|Only fragments are known about the real woman known as Tituba, a black enslaved woman who was put on trial for sorcery during the Salem Witch Trials. In this book, Maryse Condé adds flesh to this mysterious woman, forming a dynamic and intriguing character. The tale is told in first person, and Tituba’s voice is one that is hard to forget. Even after closing the pages of the book, her voice continues to ring and echo in my mind.
Tituba’s story is one of almost continual heartache and suffering, in which the gallows play a prominent role. Conceived through rape and born on a plantation in Barbados, Tituba watches her mother be executed by hanging for attempting to fight off yet another rape. Tituba’s life takes her from her island home to foggy New England and back again, through the love and desertion of several men, through the homes of a number of masters, within several religious contexts, and behind the walls of a prison. Yet through it all, she continues to naively trust her fellow creatures and seeks to use all her powers to heal and care for them. Her stubborn sense of justice never falters, and she despises subservient fawning – even as a means of survival.
As compelling as I found Tituba as a character, I found this book to be troubling. In the story, Tituba has access to supernatural powers. She can summon spirits of the deceased to talk with their living relatives. Throughout most of the book, the people she is closest to and communicates with most often are in fact already dead. She has supernatural healing abilities. She can even affect the weather by means of ritual sacrifices. Throughout the book, she deals with the expectations and implications of the word “sorcery” – how it means something different to each person she encounters, even among her own people. She insists that her gifts are only for working good and healing, though she also struggles with the temptation of exacting revenge by supernatural means.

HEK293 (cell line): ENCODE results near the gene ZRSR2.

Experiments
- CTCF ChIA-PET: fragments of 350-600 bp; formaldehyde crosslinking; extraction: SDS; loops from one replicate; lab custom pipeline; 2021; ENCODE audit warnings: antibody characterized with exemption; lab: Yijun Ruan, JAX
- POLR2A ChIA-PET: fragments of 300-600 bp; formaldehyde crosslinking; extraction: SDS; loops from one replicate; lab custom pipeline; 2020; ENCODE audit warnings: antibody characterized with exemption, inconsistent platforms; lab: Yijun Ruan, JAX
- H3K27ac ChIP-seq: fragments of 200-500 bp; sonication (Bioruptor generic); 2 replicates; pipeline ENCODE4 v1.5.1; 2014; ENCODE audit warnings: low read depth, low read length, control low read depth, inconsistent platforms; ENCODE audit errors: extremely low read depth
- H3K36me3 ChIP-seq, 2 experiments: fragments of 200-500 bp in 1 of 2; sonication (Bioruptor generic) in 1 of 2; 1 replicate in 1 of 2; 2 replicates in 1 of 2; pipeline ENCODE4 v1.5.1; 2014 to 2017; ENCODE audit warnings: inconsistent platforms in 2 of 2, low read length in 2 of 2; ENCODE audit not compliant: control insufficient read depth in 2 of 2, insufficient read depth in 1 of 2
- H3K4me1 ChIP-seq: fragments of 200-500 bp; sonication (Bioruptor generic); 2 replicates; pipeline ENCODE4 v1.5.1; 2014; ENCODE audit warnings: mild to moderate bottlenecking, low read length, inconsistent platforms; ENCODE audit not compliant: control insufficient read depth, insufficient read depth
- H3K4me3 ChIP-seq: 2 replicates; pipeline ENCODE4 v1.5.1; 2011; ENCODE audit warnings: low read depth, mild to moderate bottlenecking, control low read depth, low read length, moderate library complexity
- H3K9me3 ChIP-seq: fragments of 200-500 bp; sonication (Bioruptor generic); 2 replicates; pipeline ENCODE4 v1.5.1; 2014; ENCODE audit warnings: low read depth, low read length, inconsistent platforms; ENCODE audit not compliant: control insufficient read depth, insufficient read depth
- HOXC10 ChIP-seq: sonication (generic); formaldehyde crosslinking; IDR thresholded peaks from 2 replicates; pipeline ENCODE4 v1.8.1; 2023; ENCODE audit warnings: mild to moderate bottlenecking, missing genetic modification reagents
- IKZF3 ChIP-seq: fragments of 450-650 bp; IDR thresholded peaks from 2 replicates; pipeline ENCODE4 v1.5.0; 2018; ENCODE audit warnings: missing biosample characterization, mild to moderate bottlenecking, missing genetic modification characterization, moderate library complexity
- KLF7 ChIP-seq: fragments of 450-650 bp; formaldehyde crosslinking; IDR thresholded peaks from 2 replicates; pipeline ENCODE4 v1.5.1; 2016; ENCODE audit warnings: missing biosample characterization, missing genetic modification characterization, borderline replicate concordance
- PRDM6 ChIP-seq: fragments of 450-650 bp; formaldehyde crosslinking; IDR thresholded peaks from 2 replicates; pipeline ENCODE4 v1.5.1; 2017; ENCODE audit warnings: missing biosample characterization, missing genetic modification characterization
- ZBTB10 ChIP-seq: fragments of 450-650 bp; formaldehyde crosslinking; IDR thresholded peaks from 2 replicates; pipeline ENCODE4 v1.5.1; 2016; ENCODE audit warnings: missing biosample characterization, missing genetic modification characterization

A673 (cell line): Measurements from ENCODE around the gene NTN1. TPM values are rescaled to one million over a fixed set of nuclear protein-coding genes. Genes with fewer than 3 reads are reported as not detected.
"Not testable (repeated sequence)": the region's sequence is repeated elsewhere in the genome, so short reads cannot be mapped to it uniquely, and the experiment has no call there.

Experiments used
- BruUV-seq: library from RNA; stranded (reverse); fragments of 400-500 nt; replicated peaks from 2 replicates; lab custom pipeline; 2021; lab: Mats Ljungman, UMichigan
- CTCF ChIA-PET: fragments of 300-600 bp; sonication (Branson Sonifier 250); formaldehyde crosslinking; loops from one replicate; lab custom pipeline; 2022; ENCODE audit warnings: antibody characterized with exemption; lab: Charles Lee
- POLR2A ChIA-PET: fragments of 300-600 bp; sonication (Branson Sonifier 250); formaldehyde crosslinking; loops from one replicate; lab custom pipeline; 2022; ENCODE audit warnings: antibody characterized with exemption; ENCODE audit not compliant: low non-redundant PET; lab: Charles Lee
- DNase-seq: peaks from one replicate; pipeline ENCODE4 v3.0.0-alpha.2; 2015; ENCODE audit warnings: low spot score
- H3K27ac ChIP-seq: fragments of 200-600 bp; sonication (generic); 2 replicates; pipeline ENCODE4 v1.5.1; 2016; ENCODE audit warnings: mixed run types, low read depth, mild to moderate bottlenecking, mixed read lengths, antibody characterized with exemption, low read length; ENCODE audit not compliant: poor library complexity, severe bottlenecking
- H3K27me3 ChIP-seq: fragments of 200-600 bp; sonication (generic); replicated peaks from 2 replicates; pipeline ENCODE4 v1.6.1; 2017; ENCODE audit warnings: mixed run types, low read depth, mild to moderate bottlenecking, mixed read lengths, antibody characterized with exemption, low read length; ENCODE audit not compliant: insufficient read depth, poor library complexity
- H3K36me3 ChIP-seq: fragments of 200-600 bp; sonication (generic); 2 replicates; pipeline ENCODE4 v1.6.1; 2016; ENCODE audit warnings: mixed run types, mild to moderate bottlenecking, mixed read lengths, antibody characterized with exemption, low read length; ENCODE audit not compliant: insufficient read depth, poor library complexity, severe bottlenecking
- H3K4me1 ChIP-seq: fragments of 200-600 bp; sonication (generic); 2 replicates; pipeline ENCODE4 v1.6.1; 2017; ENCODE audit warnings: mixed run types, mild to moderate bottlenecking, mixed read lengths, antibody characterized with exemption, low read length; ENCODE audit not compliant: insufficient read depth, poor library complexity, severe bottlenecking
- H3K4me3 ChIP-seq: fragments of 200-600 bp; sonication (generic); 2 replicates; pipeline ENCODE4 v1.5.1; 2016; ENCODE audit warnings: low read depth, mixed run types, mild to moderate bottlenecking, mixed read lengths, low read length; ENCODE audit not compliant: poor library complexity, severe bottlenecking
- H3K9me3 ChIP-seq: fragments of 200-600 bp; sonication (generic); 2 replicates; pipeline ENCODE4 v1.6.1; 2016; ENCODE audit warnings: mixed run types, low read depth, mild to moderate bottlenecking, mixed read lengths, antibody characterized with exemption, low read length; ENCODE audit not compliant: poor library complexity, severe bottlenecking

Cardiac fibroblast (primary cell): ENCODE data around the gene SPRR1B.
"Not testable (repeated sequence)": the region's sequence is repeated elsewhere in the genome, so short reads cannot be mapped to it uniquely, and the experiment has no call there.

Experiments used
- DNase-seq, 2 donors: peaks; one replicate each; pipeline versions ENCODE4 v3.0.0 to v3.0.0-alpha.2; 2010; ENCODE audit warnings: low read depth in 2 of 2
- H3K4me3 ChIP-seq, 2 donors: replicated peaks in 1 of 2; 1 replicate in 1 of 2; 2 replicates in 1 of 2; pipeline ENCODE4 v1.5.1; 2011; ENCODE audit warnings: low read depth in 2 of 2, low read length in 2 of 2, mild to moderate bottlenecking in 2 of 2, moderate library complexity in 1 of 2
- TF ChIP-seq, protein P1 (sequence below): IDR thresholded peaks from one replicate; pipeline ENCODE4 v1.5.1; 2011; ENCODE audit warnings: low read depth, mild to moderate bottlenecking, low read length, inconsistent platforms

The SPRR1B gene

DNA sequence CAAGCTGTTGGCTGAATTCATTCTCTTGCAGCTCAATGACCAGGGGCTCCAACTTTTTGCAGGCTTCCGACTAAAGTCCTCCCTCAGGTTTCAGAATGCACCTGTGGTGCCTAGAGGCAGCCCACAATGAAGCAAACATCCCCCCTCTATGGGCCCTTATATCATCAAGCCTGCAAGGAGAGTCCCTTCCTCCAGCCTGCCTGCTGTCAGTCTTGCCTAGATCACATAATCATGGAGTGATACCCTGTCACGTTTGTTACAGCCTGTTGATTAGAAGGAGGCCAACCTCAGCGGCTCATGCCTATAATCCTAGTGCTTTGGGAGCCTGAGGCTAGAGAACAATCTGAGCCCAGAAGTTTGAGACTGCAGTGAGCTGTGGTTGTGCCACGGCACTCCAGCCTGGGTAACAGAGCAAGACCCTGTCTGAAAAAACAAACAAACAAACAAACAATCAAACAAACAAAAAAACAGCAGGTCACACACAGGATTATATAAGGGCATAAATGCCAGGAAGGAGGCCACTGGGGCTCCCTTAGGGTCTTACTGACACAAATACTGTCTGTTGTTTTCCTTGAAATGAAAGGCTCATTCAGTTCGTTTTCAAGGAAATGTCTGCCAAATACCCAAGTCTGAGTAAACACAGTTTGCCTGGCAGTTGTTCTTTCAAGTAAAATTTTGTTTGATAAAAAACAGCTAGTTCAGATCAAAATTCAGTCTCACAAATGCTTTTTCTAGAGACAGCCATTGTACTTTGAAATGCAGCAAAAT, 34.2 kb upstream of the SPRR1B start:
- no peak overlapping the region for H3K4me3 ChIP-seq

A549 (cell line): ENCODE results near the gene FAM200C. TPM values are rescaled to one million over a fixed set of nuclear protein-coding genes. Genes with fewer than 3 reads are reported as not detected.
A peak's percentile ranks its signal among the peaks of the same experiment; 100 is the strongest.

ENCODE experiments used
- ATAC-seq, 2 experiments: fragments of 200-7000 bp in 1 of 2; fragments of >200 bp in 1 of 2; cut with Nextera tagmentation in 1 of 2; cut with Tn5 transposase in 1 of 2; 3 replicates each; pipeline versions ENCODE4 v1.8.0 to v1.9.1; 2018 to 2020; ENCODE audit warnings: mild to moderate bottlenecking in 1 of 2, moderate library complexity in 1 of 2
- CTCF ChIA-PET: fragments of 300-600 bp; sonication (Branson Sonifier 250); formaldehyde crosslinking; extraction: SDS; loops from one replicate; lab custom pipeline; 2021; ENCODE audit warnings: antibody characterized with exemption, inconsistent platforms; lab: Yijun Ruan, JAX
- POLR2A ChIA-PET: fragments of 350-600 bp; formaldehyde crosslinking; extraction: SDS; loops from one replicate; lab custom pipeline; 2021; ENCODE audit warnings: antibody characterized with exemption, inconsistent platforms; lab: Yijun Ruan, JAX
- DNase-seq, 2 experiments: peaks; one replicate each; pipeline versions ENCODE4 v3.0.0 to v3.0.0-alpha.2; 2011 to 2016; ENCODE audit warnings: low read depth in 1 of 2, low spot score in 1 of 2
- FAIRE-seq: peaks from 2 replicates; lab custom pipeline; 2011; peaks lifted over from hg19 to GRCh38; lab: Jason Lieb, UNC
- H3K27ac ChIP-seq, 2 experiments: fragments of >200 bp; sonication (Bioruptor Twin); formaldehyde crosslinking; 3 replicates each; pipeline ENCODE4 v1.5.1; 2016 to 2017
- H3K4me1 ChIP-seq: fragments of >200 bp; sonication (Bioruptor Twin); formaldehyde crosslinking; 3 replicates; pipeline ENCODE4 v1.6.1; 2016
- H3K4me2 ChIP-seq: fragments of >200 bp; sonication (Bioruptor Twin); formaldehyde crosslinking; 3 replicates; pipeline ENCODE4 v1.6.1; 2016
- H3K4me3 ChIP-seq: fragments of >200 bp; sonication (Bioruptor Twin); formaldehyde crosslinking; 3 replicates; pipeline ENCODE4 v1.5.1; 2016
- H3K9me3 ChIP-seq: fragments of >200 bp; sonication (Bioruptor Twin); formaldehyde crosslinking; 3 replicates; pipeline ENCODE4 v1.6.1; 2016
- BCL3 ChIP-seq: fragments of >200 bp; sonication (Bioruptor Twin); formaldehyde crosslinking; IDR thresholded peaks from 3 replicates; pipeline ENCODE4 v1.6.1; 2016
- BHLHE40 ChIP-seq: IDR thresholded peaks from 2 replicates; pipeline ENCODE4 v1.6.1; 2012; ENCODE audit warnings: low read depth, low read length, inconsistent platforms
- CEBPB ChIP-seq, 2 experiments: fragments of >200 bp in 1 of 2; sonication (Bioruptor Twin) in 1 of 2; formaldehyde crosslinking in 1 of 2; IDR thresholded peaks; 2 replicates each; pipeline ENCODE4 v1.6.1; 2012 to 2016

Tituba’s passionate nature, her enjoyment of sexual intimacy, and her insistence that her supernatural powers have nothing to do with the white community’s cry of “commerce with Satan” stand out in sharp relief against the Hawthorne-like puritanical background of 17th century Massachusetts. It was an interesting contrast, but one that I found troubling. For me, it was difficult to accept a book about the Salem Witch Trials in which the main character actually dabbled in what would have been considered “sorcery.” It seemed like a muddying of the memories of the many innocent woman who were maligned or destroyed during that moment of history.
The other thing that I found deeply disturbing about this book was its presentation of death as something to be aspired to. Not just as a relief to suffering, or as the natural end to the progression of life, but as a good in and of itself. Suicide and infanticide were painted as understandable (perhaps even appropriate) responses to the evil and suffering of this life. The epilogue, in which Tituba’s spirit comes back to interact with the living world made for a strange and disturbing ending to a strange and disturbing book.